Monday, May 1, 2017
Murder in High Places
George B. Saxton of Canton, Ohio, was the classic lady-killer. In the end, the tables were neatly turned when a lady killed him.
The dashing, well-to-do man had a long string of broken love affairs behind him, all destroyed by his unwillingness to commit himself to one woman. He became engaged at least twice, but on both occasions he chickened out at the last moment and heartlessly abandoned the women virtually at the altar. One of his ex-fiancees dealt with being jilted by dying soon afterwards--of a broken heart, it was said. Another consoled herself by running off with her family's chauffeur.
Saxton eventually moved on to a married woman named Anna George. Unlike most of his previous conquests, Mrs. George, the wife of a carpenter named Sample George, was of a considerably lower social class than the well-connected Saxton. Perhaps he thought this would make her more accommodating. If so, he made a very dangerous mistake.
This illicit love affair quickly became so serious--on Mrs. George's part, at least--that she left her husband. Sample retaliated by suing Saxton for alienation of affection, but unfortunately for him, Saxton had the money and clout to out-lawyer him, ensuring that the suit remained stymied in the court system for some time.
Showing a blithe ignorance of her lover's track record, Anna assumed that George would now marry her. Saxton proclaimed his eagerness to do so--of course, she had to get her divorce first. He displayed his willingness to marry her by offering to send her to South Dakota. After six months of residency there, he explained, she could get a quick divorce that would keep her name free of scandal back in Ohio. And then, he sighed, they could at last become one in the eyes of the world.
Mrs. George obediently zoomed off to South Dakota, and after the six months were up, returned to Canton a free woman.
She had a nasty surprise waiting for her. True to his previous form, Saxton proved to be all talk and very little action in the marital department. When Anna began to speak of setting a wedding date, he told her flatly that he did not feel ready to marry anyone. And the more she pressed him to put a ring on it, the more excuses he found for avoiding her altogether.
Before long, Anna came to the jolting realization that she had left her husband and robbed her two young children of a stable home for nothing. She was duped, and she was dumped.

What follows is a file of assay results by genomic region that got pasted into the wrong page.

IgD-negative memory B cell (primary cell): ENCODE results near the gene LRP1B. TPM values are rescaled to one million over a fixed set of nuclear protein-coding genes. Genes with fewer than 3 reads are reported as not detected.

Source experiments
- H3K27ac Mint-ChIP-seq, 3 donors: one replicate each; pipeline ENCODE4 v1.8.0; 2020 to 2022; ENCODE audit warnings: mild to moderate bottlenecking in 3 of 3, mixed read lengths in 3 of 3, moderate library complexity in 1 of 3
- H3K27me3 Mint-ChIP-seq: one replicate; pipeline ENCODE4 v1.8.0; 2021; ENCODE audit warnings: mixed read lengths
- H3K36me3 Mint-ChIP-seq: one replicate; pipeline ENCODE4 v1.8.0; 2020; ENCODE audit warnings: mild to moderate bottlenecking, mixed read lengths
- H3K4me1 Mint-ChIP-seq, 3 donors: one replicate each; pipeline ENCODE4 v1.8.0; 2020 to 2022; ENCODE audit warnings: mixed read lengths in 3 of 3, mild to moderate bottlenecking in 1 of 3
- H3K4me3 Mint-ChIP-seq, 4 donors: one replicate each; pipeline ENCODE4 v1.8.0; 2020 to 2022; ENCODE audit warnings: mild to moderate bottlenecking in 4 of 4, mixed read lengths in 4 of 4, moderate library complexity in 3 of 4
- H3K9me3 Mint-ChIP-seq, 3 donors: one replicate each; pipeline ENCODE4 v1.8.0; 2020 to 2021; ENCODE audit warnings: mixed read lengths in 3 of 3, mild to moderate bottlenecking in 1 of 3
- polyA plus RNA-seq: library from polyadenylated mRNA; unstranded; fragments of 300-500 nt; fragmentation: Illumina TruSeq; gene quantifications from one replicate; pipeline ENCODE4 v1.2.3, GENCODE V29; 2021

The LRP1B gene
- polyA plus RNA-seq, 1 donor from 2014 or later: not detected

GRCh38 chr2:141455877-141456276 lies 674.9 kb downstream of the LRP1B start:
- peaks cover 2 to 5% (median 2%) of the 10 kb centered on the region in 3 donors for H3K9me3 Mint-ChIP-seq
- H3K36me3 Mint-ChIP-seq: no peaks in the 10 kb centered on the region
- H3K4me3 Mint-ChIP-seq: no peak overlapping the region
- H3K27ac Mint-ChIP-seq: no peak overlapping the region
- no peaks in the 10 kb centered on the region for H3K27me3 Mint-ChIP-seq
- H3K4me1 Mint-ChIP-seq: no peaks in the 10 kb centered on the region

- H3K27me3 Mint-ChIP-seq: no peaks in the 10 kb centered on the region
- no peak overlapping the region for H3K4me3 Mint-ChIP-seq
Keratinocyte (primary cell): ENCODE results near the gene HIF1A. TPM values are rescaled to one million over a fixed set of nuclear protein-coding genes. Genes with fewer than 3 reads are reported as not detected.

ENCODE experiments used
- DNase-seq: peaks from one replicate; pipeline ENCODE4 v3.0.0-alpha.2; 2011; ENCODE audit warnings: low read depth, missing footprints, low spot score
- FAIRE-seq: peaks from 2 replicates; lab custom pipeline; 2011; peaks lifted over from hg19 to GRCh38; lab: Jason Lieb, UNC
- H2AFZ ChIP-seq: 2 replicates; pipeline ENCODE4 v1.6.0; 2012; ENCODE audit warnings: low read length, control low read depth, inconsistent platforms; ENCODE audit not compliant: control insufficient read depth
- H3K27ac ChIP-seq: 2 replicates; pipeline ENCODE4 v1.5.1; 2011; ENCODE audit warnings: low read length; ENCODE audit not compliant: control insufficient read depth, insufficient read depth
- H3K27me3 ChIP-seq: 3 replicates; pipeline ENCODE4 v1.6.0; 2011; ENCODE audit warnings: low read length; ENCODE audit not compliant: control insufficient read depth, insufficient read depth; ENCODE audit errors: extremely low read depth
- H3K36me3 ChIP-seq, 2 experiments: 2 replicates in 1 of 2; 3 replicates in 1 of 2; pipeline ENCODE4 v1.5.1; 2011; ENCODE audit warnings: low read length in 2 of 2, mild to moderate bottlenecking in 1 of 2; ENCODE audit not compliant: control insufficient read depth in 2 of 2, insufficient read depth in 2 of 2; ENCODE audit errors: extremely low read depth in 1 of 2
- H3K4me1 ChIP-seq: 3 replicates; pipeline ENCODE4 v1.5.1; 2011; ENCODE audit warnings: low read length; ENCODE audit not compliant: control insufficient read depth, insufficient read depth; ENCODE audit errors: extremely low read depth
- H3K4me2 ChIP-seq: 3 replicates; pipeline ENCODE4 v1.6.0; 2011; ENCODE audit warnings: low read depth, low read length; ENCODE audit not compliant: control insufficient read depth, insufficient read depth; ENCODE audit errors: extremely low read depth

Anna George, however, was not of the complaisant nature of Saxton's previous flings. She filed a lawsuit charging Saxton with breach of promise. However, Saxton was able to use his friends in high places to have the suit thrown out of court.
Anna then turned stalker. She began following her unfaithful lover all over town, causing such scenes that Saxton got a restraining order against her. Anna scornfully dismissed such legal niceties. She continued hounding his every move, filing more lawsuits against him, making increasingly angry threats against this man who had so casually ruined her life.
One day, when Saxton was out bicycling with his newest lady friend, a pretty young widow named Eva Althouse, Anna suddenly leaped in front of their path, pointing a gun at George. Like a highwayman in a Victorian melodrama, she ordered him to accompany her back to her home. He meekly did so.
When they were alone in her apartment, Anna delivered yet another angry lecture about his weaselly, caddish refusal to marry her, ending with a threat to shoot him if he ever saw Eva Althouse again.
After this episode, Mrs. Althouse got her own restraining order against Anna George. This was about as effective as Saxton's had been. Anna told at least one friend that she would kill Saxton if he kept seeing Mrs. Althouse. When it was pointed out to her that she risked the gallows if she did such a thing, she snapped, "I don't care!" She told another acquaintance that when her former husband's lawsuit was settled, "there will be either a funeral or a wedding."
While all this was going on, Sample George's old alienation of affection suit at last came up for trial. How times had changed. By this point, Saxton's fear was that the vengeful Anna might take her ex-husband's side and offer some embarrassingly damaging testimony against her old lover. Saxton set about trying to get back in her good graces. He swore to her that if she told the court that it had been her husband's brutality to her, and not Saxton, that was responsible for her leaving Sample, he really would marry her. He even set a wedding date. Meanwhile, Saxton's influential friends were able to persuade--or intimidate--Sample into dropping his suit in return for a cash payment of $1800. (Mr. George had recently remarried, which might also have helped persuade him to let bygones be bygones.)